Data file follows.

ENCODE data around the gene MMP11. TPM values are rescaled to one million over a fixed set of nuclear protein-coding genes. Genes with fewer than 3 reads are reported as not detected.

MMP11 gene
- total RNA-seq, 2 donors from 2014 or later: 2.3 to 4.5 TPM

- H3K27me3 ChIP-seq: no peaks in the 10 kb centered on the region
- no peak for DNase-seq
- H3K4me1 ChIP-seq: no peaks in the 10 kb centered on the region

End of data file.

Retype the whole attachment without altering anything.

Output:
ENCODE data around the gene MMP11. TPM values are rescaled to one million over a fixed set of nuclear protein-coding genes. Genes with fewer than 3 reads are reported as not detected.

MMP11 gene
- total RNA-seq, 2 donors from 2014 or later: 2.3 to 4.5 TPM

- H3K27me3 ChIP-seq: no peaks in the 10 kb centered on the region
- no peak for DNase-seq
- H3K4me1 ChIP-seq: no peaks in the 10 kb centered on the region